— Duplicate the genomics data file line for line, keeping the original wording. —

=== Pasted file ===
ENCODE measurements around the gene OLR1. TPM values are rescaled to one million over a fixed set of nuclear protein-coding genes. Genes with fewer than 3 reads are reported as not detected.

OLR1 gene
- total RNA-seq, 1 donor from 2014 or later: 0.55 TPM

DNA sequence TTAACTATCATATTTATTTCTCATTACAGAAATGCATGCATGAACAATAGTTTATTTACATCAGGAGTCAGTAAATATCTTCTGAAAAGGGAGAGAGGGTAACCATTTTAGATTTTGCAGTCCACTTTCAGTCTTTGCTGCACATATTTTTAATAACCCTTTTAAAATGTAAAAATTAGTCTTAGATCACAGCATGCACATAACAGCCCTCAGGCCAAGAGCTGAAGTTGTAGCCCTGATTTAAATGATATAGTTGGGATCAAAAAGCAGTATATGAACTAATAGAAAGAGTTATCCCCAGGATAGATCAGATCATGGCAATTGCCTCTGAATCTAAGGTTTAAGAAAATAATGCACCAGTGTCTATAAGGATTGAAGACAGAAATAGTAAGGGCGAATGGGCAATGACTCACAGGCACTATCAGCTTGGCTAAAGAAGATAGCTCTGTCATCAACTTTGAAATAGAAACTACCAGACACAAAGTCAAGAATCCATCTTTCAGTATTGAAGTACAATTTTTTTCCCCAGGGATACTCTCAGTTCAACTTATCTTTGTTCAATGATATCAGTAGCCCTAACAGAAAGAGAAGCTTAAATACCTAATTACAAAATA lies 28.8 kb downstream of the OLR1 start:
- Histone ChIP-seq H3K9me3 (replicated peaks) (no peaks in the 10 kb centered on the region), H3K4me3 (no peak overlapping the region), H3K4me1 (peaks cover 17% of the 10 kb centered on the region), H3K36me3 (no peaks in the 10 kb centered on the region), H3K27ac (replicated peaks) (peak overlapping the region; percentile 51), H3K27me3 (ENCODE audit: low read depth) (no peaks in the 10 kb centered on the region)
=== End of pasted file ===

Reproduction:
ENCODE measurements around the gene OLR1. TPM values are rescaled to one million over a fixed set of nuclear protein-coding genes. Genes with fewer than 3 reads are reported as not detected.

OLR1 gene
- total RNA-seq, 1 donor from 2014 or later: 0.55 TPM

DNA sequence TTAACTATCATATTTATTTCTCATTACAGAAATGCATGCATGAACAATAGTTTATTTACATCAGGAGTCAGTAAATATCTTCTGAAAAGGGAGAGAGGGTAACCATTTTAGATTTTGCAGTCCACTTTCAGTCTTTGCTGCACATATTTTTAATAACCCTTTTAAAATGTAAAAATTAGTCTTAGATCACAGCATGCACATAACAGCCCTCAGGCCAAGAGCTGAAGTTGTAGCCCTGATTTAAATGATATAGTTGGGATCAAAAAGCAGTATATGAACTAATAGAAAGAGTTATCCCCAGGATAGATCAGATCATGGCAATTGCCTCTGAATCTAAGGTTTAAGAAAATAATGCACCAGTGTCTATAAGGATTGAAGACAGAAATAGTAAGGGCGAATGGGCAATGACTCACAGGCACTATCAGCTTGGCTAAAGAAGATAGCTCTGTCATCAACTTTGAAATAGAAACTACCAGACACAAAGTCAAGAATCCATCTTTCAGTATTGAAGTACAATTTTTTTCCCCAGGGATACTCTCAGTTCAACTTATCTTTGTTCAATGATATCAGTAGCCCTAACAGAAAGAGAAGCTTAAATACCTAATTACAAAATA lies 28.8 kb downstream of the OLR1 start:
- Histone ChIP-seq H3K9me3 (replicated peaks) (no peaks in the 10 kb centered on the region), H3K4me3 (no peak overlapping the region), H3K4me1 (peaks cover 17% of the 10 kb centered on the region), H3K36me3 (no peaks in the 10 kb centered on the region), H3K27ac (replicated peaks) (peak overlapping the region; percentile 51), H3K27me3 (ENCODE audit: low read depth) (no peaks in the 10 kb centered on the region)